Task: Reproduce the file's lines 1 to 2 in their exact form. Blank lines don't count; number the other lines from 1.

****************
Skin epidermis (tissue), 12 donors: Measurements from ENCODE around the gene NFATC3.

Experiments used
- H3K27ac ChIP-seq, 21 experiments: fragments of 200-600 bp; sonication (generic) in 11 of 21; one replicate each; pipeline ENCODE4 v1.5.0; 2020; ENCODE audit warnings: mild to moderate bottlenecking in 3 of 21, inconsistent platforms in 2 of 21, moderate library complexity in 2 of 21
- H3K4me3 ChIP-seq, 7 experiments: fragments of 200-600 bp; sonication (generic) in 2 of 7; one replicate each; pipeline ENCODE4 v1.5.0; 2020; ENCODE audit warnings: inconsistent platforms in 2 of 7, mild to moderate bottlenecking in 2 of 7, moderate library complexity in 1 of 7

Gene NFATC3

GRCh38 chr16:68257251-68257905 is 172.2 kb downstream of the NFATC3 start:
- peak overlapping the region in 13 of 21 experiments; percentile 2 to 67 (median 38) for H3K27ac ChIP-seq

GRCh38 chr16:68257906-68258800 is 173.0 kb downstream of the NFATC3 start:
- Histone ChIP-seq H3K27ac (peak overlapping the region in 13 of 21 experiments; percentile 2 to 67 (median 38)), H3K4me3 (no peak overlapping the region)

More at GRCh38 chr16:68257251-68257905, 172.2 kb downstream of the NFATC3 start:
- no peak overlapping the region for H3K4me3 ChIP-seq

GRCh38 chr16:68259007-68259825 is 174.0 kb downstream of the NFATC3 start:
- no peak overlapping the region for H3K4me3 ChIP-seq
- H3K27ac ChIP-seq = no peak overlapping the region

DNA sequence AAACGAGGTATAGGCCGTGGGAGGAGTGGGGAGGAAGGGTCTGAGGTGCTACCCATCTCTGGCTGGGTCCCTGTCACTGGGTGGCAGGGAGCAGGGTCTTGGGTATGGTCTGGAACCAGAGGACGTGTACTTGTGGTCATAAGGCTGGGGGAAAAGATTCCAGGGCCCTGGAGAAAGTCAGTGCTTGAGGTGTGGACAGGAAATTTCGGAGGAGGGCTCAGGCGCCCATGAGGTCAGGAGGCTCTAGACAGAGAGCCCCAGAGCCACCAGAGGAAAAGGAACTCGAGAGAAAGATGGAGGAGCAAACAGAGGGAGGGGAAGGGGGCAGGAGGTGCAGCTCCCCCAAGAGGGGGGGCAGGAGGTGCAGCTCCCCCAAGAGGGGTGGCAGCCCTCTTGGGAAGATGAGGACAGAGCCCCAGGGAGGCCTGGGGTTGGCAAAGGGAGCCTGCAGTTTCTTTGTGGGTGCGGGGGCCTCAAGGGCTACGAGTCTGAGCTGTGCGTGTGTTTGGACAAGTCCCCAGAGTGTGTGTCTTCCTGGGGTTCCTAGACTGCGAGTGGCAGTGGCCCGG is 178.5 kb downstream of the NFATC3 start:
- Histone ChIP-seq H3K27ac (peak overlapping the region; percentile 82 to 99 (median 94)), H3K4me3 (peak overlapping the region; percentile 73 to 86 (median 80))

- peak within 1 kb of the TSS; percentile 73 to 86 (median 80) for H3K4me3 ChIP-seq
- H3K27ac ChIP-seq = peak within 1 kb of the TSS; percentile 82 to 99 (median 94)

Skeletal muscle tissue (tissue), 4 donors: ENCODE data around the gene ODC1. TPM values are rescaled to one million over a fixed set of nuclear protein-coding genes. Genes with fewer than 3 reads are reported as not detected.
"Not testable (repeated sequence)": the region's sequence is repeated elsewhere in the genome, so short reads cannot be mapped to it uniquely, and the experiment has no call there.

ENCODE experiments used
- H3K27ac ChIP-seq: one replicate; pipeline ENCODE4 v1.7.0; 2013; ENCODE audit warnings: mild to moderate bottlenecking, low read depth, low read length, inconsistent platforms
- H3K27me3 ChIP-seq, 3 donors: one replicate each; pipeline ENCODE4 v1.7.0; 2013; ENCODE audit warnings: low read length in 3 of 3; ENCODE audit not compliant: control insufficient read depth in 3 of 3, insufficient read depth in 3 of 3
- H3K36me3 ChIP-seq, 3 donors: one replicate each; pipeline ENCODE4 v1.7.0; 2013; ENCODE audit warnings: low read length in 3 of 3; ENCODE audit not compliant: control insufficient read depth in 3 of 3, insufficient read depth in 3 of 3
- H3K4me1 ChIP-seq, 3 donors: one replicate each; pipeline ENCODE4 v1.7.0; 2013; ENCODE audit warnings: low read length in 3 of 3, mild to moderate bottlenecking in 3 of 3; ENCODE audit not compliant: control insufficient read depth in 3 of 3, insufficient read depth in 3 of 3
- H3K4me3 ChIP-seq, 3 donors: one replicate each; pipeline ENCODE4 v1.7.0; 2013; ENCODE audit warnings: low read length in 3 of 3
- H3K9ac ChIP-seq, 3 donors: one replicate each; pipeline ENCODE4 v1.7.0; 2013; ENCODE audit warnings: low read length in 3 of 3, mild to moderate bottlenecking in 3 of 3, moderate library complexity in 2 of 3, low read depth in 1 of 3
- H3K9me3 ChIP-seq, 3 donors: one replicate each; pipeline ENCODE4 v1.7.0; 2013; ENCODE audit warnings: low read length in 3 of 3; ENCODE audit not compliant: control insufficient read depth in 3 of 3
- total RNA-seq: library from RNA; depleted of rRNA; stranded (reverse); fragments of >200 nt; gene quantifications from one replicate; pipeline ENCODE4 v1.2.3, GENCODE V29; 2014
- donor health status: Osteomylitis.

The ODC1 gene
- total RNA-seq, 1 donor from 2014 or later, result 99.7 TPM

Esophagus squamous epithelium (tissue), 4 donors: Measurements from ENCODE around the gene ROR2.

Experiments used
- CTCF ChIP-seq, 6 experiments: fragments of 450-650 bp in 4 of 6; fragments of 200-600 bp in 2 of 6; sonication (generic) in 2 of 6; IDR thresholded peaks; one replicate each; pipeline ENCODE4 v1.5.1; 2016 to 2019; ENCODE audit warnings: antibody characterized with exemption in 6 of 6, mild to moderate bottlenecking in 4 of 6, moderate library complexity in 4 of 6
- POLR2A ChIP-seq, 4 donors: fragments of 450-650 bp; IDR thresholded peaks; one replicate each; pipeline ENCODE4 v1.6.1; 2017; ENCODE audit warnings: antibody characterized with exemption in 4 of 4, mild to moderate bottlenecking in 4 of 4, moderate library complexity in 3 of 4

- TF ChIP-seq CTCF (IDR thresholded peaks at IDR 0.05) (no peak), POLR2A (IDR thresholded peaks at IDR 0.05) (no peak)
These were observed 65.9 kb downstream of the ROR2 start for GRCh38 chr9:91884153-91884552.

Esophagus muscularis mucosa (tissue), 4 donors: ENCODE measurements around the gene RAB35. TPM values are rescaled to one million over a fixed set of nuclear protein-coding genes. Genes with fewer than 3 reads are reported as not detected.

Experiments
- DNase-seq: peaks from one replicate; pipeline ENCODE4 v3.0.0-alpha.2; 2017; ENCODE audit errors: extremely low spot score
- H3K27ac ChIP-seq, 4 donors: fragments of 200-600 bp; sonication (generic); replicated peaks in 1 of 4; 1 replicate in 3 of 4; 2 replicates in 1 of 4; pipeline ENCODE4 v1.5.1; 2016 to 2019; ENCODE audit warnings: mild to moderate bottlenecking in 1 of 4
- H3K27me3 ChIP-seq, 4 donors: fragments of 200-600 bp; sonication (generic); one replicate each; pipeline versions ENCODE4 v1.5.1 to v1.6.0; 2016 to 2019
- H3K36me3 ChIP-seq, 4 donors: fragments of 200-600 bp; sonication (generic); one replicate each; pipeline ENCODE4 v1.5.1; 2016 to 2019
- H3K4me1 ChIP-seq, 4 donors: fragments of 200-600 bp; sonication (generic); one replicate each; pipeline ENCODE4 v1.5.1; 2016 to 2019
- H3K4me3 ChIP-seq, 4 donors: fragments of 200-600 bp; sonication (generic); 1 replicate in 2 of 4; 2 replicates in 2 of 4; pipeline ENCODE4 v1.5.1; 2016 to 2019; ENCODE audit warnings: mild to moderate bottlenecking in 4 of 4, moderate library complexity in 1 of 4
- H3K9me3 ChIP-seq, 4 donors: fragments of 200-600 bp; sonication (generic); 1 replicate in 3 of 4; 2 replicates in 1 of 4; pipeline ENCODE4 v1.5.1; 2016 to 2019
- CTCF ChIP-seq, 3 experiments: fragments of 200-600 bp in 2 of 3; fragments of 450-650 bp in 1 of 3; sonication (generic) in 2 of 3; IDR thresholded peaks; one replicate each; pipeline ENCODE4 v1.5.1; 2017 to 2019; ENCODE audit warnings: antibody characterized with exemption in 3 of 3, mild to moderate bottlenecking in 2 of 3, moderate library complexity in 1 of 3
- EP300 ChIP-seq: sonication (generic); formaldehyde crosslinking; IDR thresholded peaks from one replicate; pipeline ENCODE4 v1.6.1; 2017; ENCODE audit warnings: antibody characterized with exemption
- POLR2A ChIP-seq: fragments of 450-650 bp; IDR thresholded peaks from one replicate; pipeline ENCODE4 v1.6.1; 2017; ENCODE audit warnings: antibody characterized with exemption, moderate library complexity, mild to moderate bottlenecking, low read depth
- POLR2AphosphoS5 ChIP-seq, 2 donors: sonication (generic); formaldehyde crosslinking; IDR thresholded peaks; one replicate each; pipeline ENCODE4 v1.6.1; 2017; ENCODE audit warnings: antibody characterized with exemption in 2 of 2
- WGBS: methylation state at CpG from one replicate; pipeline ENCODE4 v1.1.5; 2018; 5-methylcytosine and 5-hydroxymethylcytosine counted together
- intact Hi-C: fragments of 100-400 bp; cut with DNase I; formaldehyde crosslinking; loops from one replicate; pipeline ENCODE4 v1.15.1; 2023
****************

Skin epidermis (tissue), 12 donors: Measurements from ENCODE around the gene NFATC3.

Experiments used